It’s so crazy, it just might work.
Jon Huntsman is set to officially announce his run for the presidency today in sight of the Statue of Liberty, where the Gipper kicked off his fall campaign in 1980.
The Reagan homage is intended to remind Republicans that Huntsman comes from the Western conservative tradition, a genial chief executive whose core electoral attribute is supposed to be the ability to win crossover votes.
Huntsman’s entry into the race has the chattering class chattering, even as conservative activists and Republican consultants consider his campaign a nonstarter. There’s just no way, they say, that a former Obama ambassador who intends to make civility a strategic centerpiece of his campaign can compete in an increasingly conservative populist GOP.
There’s no question it’s a long shot. But it is also true that even in the heady opening weeks of the Obama administration, Huntsman was regarded as the Republican that Barack & Co. least wanted to run against in 2012. That’s why they came up with the bright idea of bringing Huntsman into the fold as China ambassador. It didn’t stick.
Huntsman is the latest embodiment of the classic Catch-22 of partisan politics—the candidate most likely to win a general election has the hardest time winning the nomination. The qualities that make them so competitive in the fall alienate the base.
But there is a scenario in which Huntsman could win the nomination. It is, again, a long-shot—but here’s the crystal ball logic with a state-by-state tick-tock.
Huntsman comes from the Western conservative tradition of a genial chief executive with the ability to win crossover votes.
Huntsman will likely skip Iowa entirely. But if someone along the lines of Michele Bachmann wins the caucus because of their conservative populist appeals, the center-right will be strengthened in reaction.
Right now, Mitt Romney’s commanding lead in the polls is a reflection of the fact that he has the center-right all to himself in a crowded far-right field. He is essentially the default frontrunner. Huntsman’s entry will create competition for that demographic, boosted by the lack of enthusiasm for Romney.
In New Hampshire, with independents making up 42 percent of registered voters—and all eligible to vote in the state’s open primary—the center-right will actually be an electoral force. If Romney fails to win New Hampshire—with Huntsman eating into his vote (aided by a not-impossible-to-imagine McCain endorsement)—his campaign will be functionally over. Barring another candidate’s entry into the race (Rudy or Ryan), Huntsman will be the sole representative of the center-right, with the added ability to self-fund in a crunch.
Then comes South Carolina. Conventional wisdom says this is a social conservative playground—but the reality is more complex. South Carolina does have a strong evangelical community, but the state does not have party registration, meaning the primaries are functionally open. Moreover, the retirees and quality-of-life-seekers who have moved to the Palmetto State over the past decade could find this charismatic, pro-business, fiscal conservative appealing. Huntsman radiates the kind of Low Country ease that characterized Mark Sanford before he hiked the Appalachian trail via Argentina.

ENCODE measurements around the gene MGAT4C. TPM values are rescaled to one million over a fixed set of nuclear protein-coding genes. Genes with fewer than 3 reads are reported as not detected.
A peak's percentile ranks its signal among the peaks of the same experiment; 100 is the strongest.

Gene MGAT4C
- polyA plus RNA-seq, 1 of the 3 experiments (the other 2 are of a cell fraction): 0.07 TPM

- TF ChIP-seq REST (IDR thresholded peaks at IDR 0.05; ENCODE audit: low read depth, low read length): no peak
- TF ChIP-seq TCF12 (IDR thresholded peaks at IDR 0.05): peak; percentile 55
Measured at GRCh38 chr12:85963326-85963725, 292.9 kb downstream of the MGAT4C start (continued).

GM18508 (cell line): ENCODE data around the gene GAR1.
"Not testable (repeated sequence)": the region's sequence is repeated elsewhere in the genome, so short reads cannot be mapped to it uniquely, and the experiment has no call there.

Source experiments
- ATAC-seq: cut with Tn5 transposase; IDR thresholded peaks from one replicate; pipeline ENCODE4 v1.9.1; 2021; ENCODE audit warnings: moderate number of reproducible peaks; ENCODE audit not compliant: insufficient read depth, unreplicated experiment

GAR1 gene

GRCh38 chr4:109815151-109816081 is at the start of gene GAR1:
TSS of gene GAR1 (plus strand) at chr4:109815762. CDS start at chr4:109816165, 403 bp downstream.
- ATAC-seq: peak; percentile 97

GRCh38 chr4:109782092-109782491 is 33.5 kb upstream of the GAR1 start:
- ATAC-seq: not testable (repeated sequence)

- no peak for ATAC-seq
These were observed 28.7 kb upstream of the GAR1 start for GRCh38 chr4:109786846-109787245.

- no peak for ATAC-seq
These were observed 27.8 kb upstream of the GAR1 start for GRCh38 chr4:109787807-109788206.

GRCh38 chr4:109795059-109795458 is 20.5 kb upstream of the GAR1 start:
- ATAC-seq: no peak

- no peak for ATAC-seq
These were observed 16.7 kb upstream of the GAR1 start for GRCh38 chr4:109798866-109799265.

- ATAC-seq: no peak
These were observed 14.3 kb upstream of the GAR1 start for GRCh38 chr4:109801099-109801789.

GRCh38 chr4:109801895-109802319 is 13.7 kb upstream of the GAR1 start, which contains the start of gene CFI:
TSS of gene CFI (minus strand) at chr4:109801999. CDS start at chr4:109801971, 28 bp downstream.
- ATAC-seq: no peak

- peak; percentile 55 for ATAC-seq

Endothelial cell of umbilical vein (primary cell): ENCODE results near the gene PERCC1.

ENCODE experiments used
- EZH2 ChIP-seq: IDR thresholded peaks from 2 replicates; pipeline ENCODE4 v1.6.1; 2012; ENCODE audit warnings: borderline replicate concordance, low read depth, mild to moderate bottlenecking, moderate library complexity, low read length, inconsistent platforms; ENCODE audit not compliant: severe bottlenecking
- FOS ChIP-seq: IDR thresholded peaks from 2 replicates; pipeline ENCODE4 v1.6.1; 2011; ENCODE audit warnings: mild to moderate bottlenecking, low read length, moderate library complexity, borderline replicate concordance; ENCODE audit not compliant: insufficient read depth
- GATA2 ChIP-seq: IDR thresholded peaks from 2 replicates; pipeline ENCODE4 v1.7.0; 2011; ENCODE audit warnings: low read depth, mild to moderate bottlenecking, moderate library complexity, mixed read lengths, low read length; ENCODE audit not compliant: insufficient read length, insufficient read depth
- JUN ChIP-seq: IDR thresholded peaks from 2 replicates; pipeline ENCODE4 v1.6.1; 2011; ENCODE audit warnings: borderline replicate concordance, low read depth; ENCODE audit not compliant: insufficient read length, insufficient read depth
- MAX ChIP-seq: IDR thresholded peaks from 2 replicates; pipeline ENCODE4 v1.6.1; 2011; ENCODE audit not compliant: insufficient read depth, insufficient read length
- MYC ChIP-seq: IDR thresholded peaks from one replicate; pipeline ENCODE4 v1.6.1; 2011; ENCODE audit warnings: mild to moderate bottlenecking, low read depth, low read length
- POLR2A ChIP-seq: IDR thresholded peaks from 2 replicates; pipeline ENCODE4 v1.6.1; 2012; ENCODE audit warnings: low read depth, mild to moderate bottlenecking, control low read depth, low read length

But the most compelling reason that Huntsman isn’t toast in South Carolina comes courtesy of an old-school endorsement—that of Mark Campbell, the son of the beloved former Republican governor, Carroll Campbell. This endorsement means a lot in South Carolina and could help blunt the edge among social conservatives—Campbell was the state co-chair for Mike Huckabee last time around. And the Campbell family endorsement has proven pivotal in the past for every GOP nominee between Reagan and W.
Then there’s Florida—the final key pre-Super Tuesday primary state, where the former Utah governor has not-so-subtly set up his campaign headquarters. Even the decision to base the HQ in Orlando has strategic implications, the city sitting at the heart of the I-4 corridor, the swing districts that decided the electoral fate of the state. Florida also might be the best fit for Huntsman on the primary map—and the Sunshine State helpfully has the most delegates up to that point.
Nevada currently has its primary scheduled the same day as Florida—and is neighbor to Utah, with a surprisingly large LDS population. Again, advantage Huntsman. After that the race goes national on Super Tuesday.
There’s an additional reason that Huntsman might not be endlessly attacked from the right—Glenn Beck’s publicly declared love for his dad.
During Beck’s August 2010 “Restoring Honor” rally on the Washington mall, Jon Huntsman Sr. was awarded the “Badge of Merit” for his charitable good works and praised for “literally embodying the virtues of hope, faith and charity”.
The honoree did not attend the event, and his son was serving in China at the time, but he sent a message of thanks to the crowd in which he said “Glenn Beck is one of America’s most trusted and honored citizens.” All of which does not mean that Glenn Beck will endorse John Huntsman Jr., but this public exchange of praise—as well as their shared faith—will make it much more difficult for Beck to demonize Huntsman as a RINO-candidate. Huntsman’ surprise second-place finish in the New Orleans’ straw poll last weekend indicates that the impulse might not be isolated.
A week is a long time in politics, and Jon Huntsman is just announcing his campaign. His buzz is more curiosity than commitment. Apart from a full-throated endorsement of the Ryan plan he is a cipher on policy specifics who has not yet been subjected to serious campaign scrutiny. But a responsible center-right candidate with executive experience, pro-business credentials and an internationalist bent should not be dismissed—and he seems like a breath of fresh air compared with the current conservative crop.